Rehash it how.

    I don't understand what your point is by it?
    The invasion of Kuwait, the nine year war over no-fly-zones, attempts by Saddams regime to thwart weapons inspections are all evidence that the aggressor here is Saddam.
  19. #79  
    Quote Originally Posted by hoovs
    The invasion of Kuwait, the nine year war over no-fly-zones, attempts by Saddams regime to thwart weapons inspections are all evidence that the aggressor here is Saddam.
    Sigh, no. Referencing my above cognitive dissonance comment, it will only enable you to more concretely delude yourself. And I won't enable you to do that.


  20. #80  
    Soldiers re-enlist beyond U.S. goal
    By Dave Moniz, USA TODAY
    WASHINGTON — Soldiers are re-enlisting at rates ahead of the Army's targets, even as overall recruiting is suffering after two years of the Iraq war.
    The high re-enlistment rates would make up about one-third of the Army's projected 12,000-troop shortfall in recruiting, although the re-enlistments won't address some key personnel vacancies, such as military police and bomb-disposal experts.

    Army officials attribute the strong re-enlistment rates to unprecedented cash bonuses and a renewed sense of purpose in fighting terrorism. Some of the record bonuses are tax-free if soldiers re-enlist while in Afghanistan and Iraq.

    Re-enlistment bonuses range from as little as $1,000 to as much as $150,000, depending on the type of job and length of re-enlistment. The $150,000 bonuses are offered only to senior special operations commandos who agree to stay in the military for up to six more years. The average bonus is $10,000, said Col. Debbra Head, who monitors Army retention at the Pentagon.


    From Oct. 1 through June, the Army had re-enlisted 53,120 soldiers, 6% ahead of its goal of about 50,000 for that period. At that pace, the Army would finish the year 3,850 troops ahead of its target of 64,162.

    Re-enlistment rates the past three years have been at least 6% above the service's goals for the 500,000-member active Army. There are about 105,000 Army soldiers in Iraq, including members of the National Guard and Reserve.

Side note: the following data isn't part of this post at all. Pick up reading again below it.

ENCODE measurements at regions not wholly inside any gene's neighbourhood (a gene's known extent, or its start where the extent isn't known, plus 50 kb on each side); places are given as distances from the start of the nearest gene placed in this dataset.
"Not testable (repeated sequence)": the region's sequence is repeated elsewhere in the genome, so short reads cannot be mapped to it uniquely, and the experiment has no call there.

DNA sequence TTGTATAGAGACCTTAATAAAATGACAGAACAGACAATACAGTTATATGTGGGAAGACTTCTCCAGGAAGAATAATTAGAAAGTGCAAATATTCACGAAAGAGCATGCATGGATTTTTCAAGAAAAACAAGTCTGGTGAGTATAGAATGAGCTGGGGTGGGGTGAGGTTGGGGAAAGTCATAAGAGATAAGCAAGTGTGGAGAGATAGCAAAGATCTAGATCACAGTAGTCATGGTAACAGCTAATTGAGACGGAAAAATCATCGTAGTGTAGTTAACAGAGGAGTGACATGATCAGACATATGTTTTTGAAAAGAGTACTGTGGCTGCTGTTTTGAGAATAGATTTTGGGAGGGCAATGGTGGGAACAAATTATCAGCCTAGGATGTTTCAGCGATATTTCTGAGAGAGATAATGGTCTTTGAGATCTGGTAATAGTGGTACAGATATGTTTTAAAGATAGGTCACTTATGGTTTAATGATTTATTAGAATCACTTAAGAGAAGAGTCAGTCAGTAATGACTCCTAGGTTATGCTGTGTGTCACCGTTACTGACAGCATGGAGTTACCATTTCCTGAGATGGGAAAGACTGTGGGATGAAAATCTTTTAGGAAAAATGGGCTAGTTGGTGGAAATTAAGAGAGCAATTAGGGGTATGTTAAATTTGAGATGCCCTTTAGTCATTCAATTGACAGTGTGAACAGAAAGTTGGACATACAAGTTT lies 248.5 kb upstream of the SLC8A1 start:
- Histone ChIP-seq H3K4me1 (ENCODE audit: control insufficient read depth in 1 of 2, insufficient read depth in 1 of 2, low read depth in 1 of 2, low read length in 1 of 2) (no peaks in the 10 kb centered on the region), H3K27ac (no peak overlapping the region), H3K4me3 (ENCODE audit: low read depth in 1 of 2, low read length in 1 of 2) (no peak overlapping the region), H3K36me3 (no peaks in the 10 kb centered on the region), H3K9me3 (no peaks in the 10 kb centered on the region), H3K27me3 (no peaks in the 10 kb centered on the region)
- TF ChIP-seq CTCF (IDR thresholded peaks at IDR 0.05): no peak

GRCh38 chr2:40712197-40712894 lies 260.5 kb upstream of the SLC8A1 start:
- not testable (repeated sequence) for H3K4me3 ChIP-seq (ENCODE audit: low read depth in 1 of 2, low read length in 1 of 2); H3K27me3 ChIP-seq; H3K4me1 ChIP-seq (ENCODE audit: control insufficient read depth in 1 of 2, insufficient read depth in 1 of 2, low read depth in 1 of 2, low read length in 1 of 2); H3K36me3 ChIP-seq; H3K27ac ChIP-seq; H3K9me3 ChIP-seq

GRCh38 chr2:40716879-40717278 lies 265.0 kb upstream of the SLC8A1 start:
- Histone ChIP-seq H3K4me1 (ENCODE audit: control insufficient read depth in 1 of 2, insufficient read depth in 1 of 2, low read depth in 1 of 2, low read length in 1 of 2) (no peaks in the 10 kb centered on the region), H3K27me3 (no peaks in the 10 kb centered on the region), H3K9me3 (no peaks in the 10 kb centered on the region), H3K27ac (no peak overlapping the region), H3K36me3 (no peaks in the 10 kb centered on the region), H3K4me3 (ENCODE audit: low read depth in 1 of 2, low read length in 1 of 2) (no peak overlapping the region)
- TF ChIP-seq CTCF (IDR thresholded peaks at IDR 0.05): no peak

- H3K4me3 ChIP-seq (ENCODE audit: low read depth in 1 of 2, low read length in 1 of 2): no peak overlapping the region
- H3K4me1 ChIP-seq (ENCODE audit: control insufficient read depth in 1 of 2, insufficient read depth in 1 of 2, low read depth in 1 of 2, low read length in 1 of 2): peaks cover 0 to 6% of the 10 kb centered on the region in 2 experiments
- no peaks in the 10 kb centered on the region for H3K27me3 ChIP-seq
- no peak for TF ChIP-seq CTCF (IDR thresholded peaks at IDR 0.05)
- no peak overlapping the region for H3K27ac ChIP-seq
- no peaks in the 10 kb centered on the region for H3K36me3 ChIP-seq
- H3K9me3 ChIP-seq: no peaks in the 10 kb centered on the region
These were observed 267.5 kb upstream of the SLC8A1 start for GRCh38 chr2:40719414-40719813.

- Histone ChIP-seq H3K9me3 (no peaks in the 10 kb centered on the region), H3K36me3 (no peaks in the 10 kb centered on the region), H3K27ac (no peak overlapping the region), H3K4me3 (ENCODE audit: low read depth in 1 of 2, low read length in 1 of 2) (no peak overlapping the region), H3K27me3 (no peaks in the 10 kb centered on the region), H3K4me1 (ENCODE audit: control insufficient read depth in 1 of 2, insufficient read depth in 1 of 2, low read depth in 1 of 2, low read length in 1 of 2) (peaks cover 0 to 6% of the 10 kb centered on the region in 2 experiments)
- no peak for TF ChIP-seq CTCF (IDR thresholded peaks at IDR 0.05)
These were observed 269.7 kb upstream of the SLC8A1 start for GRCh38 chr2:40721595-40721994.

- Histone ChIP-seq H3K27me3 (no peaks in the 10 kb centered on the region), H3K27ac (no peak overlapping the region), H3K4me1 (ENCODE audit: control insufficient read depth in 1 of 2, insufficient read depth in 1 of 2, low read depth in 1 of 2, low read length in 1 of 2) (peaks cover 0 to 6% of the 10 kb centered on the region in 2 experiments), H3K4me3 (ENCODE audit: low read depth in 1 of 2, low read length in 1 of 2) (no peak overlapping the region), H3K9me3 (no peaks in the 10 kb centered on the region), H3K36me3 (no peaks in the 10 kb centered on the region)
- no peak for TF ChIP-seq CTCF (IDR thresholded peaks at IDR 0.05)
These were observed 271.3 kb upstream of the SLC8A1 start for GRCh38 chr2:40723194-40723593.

"The biggest thing is that soldiers believe in what they are doing," Head said.

    The re-enlistment rate has remained strong even though the Army has accounted for 1,179 of the 1,750 U.S. troops killed in Iraq, according to USA TODAY's casualty database.

    By contrast, the Army through June was about 15% behind its goal of recruiting 80,000 soldiers by Sept. 30, the end of the fiscal year. The Army has said it faces the roughest recruiting climate since the start of the all-volunteer military in 1973.

    The bright re-enlistment picture won't fully compensate for the recruiting problems, Head said, because the Army needs new troops to fill its lower ranks and has limits on how many senior soldiers it can keep.

    Thirty-five percent of Army re-enlistments have come in combat zones, said Maj. Gerald Conway, who oversees retention policies for the Army.

    About 60% of all soldiers who have re-enlisted this year, Conway said, have received cash bonuses of some kind.

    Michael O'Hanlon, a military analyst at the Brookings Institution, said the bonuses have encouraged soldiers to re-enlist, but that many soldiers are committed to fighting in Iraq and Afghanistan.

    Sgt. 1st Class Edwin Allbaugh, a member of the 75th Ordnance Company in Michigan, said he re-enlisted because his job makes a difference and "I work with a great group of guys." Allbaugh's unit, which disarms and destroys improvised bombs, is about to deploy to the Middle East.
    http://www.usatoday.com/news/nation/...e-enlist_x.htm

    So they are bribing grunts with poor job skills and prospects with 50% or more of their yearly salary, tax free, and you are wondering why they are re-enlisting?

    Surur